One oft-cited organization with a 100 percent model is the New York City-based charity:water. The organization raised $22 million for programs in 2012, along with $11 million for operations, according to its 2012 annual report. “When we started charity: water, we made a bold promise –100 percent of public donations would go directly to the field to fund water projects,” according to the annual report. “We’d depend on private donors to cover our staff and operating costs. Six years in (the organization was started in 2006), we’re still keeping that promise!” Charity:water declined to comment for this article.
Not everyone is enthusiastic about the 100 percent models. Ken Berger, president and CEO of Charity Navigator, believes the models send the wrong message. The Glen Rock, N.J.-based watchdog group, along with GuideStar and the Better Business Bureau Wise Giving Alliance, is trying to change the conversation about administrative costs with its Overhead Myth initiative.
“It doesn’t help,” said Berger. “When you have these efforts I think it can foster a false impression. Although it’s nice when you have someone willing to cover overhead — operationally it makes things less difficult — if you aren’t communicating the message that we really need overhead and we’d like you to support the whole mission, we think it’s a problem.”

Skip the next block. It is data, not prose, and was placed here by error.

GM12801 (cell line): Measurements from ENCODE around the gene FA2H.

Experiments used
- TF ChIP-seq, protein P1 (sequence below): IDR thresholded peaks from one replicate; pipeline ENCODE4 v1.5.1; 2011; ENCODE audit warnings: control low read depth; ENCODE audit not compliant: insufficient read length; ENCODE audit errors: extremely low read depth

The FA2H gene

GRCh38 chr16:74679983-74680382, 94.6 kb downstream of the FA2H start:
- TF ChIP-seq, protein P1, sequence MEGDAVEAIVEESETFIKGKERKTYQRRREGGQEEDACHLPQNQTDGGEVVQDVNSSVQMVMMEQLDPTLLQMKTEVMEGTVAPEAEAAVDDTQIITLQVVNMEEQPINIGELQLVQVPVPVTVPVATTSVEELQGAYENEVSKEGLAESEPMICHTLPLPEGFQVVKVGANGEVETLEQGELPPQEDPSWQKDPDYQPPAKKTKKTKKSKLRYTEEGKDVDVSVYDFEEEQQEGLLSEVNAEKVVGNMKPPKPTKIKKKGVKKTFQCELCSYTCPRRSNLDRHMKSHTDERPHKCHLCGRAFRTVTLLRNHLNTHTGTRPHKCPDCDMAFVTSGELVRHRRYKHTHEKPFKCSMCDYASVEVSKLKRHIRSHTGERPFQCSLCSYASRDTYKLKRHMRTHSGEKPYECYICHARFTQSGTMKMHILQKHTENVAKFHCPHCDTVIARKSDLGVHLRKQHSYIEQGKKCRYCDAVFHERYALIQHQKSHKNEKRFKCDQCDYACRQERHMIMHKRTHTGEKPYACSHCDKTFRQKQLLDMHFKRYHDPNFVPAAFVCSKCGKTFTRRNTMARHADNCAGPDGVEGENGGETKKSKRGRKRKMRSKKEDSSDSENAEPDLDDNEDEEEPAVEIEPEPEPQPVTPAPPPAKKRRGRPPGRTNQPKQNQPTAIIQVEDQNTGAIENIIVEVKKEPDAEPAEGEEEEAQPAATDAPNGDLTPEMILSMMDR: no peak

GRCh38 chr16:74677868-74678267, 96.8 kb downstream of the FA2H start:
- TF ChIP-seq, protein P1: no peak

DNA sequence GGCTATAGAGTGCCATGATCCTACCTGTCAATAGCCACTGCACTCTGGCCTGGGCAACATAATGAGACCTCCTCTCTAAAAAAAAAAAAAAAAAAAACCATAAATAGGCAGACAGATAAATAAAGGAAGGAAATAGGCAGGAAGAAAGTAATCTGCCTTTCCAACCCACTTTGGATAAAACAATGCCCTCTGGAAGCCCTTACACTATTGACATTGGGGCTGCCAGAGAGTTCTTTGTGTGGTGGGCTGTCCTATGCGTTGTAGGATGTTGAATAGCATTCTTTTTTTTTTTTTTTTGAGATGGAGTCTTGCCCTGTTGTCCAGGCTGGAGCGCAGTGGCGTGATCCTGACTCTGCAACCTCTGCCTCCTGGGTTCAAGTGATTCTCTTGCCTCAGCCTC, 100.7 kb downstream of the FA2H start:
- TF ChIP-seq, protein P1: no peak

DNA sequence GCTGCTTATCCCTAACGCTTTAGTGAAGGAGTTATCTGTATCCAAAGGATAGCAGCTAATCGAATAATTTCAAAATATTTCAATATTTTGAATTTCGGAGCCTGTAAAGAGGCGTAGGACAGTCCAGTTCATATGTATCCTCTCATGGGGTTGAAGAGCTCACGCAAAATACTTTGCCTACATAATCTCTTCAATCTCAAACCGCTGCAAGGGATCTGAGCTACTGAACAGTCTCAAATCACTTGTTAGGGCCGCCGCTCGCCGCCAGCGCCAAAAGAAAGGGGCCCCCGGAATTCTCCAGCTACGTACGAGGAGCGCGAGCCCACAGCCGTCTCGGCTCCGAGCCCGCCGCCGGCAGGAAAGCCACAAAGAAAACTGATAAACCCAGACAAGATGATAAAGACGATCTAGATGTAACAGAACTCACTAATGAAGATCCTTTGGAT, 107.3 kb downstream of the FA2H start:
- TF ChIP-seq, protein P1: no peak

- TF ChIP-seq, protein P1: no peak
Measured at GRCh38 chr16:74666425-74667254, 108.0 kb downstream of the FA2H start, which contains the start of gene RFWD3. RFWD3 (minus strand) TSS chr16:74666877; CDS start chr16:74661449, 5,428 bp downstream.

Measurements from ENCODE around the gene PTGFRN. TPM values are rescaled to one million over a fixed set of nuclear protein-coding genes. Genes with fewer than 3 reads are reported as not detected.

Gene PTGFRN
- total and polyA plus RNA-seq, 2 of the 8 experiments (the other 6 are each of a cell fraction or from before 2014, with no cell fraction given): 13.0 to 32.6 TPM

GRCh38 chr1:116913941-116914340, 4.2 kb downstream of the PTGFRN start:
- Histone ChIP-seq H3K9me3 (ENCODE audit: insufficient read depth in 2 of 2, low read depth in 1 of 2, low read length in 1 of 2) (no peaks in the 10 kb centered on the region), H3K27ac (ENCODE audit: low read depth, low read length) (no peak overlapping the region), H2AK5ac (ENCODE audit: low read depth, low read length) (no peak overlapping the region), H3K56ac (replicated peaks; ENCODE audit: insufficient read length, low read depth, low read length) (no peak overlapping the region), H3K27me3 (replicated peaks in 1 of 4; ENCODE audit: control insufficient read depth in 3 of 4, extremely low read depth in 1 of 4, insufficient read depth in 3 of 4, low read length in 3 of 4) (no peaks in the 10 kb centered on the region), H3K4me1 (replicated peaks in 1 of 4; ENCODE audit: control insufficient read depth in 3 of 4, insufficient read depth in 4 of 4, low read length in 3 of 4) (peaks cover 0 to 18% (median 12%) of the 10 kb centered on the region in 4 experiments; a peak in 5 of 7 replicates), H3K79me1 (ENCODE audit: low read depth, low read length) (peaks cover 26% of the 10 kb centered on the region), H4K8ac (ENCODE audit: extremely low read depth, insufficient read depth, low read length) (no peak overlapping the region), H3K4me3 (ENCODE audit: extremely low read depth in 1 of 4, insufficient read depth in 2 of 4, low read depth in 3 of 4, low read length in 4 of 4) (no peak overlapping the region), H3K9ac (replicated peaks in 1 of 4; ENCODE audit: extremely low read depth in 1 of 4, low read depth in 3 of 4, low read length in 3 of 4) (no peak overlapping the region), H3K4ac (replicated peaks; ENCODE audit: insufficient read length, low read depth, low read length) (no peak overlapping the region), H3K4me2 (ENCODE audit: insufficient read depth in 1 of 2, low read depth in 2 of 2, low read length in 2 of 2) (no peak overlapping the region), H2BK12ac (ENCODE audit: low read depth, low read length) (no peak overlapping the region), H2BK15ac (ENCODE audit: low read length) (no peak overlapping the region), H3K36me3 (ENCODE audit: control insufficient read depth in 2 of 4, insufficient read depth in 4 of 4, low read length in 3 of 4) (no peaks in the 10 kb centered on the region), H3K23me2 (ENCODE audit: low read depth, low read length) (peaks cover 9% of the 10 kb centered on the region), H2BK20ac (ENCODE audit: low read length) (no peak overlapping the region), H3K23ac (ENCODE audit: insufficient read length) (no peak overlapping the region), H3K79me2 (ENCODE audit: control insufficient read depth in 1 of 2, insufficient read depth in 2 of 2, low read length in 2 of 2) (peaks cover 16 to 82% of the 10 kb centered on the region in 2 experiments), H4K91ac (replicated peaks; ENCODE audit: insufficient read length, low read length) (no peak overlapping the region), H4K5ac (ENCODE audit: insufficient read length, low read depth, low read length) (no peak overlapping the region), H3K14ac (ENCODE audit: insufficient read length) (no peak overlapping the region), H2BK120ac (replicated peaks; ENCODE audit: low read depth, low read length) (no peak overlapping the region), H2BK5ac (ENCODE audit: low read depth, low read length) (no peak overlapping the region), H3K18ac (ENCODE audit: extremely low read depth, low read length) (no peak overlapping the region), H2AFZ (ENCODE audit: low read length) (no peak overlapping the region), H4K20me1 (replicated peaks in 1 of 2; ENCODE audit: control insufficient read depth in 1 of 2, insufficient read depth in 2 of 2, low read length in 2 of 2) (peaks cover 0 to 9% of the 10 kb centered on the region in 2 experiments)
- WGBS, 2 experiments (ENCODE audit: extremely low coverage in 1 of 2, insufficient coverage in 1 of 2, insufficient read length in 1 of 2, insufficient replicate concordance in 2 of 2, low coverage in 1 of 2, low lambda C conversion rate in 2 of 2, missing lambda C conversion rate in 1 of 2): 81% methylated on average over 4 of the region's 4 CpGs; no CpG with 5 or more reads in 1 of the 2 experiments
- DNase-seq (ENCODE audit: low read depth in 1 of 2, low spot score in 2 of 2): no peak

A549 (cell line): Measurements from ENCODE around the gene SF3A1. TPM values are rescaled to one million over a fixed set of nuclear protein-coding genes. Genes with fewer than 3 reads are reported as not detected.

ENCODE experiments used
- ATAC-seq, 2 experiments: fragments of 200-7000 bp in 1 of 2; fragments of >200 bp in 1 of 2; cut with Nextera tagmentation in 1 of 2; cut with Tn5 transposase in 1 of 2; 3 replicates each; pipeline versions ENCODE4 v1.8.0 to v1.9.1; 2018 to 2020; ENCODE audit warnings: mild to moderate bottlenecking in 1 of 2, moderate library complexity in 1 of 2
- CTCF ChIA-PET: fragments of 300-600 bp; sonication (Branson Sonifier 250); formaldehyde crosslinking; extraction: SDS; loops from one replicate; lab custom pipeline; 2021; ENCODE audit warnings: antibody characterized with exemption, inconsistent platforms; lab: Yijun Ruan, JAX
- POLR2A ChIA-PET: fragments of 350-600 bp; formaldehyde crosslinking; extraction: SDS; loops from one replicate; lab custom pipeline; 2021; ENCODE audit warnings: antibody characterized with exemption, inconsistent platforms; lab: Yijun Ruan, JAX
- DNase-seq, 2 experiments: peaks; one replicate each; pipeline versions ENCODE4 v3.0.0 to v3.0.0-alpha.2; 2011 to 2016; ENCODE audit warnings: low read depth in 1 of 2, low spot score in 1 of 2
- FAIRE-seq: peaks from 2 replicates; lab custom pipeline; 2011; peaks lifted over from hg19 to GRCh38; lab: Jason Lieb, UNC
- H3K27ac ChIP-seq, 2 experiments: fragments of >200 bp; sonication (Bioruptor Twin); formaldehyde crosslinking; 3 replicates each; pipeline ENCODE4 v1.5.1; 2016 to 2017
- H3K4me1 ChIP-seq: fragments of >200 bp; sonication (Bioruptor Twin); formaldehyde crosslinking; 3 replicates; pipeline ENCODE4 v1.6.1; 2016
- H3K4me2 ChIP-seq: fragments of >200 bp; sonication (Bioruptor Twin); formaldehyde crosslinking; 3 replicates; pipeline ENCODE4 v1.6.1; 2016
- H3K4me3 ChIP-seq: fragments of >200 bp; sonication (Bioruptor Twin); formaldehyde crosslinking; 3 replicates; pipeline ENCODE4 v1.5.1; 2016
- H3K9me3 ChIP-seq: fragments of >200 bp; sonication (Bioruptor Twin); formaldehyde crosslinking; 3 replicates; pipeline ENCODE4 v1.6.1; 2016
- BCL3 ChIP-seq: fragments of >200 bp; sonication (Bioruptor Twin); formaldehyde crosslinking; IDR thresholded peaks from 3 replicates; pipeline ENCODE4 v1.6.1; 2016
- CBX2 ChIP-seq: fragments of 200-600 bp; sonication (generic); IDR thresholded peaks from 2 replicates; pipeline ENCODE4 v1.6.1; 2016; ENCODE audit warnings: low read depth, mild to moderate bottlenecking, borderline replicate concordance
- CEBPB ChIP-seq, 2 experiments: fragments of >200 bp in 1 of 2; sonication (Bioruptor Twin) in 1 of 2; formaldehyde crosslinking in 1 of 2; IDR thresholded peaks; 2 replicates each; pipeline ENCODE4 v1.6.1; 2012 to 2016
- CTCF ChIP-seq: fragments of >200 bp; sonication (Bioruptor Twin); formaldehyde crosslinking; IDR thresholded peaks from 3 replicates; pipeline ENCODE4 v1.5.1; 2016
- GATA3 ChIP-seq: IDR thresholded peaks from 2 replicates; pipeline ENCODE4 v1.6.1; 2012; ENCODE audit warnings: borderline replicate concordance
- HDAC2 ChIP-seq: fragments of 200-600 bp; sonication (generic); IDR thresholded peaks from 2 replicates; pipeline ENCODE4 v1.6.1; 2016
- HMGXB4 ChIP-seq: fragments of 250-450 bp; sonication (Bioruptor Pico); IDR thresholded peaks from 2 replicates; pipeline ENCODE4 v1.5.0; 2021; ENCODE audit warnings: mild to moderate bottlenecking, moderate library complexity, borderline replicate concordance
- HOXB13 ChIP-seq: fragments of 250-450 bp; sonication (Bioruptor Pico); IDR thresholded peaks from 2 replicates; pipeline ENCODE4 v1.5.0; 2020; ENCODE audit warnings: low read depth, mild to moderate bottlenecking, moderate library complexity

The Overhead Myth seeks to change the perception of overhead is a good metric for evaluating a charity. Berger believes organizations that use 100 percent models are sending the wrong message to donors and are ultimately hurting the sector. “Short-term gain can lead to long-term systemic problems,” said Berger. “There are many things you can do to see a surge in donations, but (you need to) realize you’re ultimately harming the entire sector and efforts to educate the public to the fact that overhead is vitally important.”
These organizations that use a 100 percent model, said Berger, are “looking at short-term gain, not long-term for themselves and for the sector.”
Overhead metrics are not the best way to evaluate a charity, said Never Settle’s Pittman. “What (a 100 percent model) can’t do is guarantee efficiency or accountability,” he said. “It costs money to make a social impact. That’s important to remember. The other thing is ‘program expenses’ can be a fluid term.”
Pittman cited the organization Invisible Children and its massively viewed viral campaign against Ugandan warlord Joseph Kony. “After that blew up, people looked into their books and were upset that their program costs were around creating media,” he said. “In our case that’s an administrative cost.”
Feldmann conceded there’s merit in “opening the discussion of overhead.” However, he believes that donors’ sophistication level is granular and not all donors need to be convinced of the importance of overheard. “The vast majority of the general public is not having an overhead discussion,” said Feldmann. “As donors become more sophisticated in philanthropy, they put additional filters on giving. Sometimes it’s overhead, sometimes it’s efficiency, sometimes it’s operating in a certain way. But the vast majority of public doesn’t discuss that, at least not immediately.” NPT